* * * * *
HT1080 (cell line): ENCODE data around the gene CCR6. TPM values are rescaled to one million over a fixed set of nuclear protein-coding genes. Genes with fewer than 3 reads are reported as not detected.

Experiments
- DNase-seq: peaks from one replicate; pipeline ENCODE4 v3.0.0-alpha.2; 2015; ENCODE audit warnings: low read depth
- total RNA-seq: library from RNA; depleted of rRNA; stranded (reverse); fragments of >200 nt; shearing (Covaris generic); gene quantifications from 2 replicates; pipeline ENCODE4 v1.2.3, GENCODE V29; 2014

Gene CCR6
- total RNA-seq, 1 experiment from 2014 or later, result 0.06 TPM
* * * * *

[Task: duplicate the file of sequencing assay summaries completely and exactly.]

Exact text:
HT1080 (cell line): ENCODE data around the gene CCR6. TPM values are rescaled to one million over a fixed set of nuclear protein-coding genes. Genes with fewer than 3 reads are reported as not detected.

Experiments
- DNase-seq: peaks from one replicate; pipeline ENCODE4 v3.0.0-alpha.2; 2015; ENCODE audit warnings: low read depth
- total RNA-seq: library from RNA; depleted of rRNA; stranded (reverse); fragments of >200 nt; shearing (Covaris generic); gene quantifications from 2 replicates; pipeline ENCODE4 v1.2.3, GENCODE V29; 2014

Gene CCR6
- total RNA-seq, 1 experiment from 2014 or later, result 0.06 TPM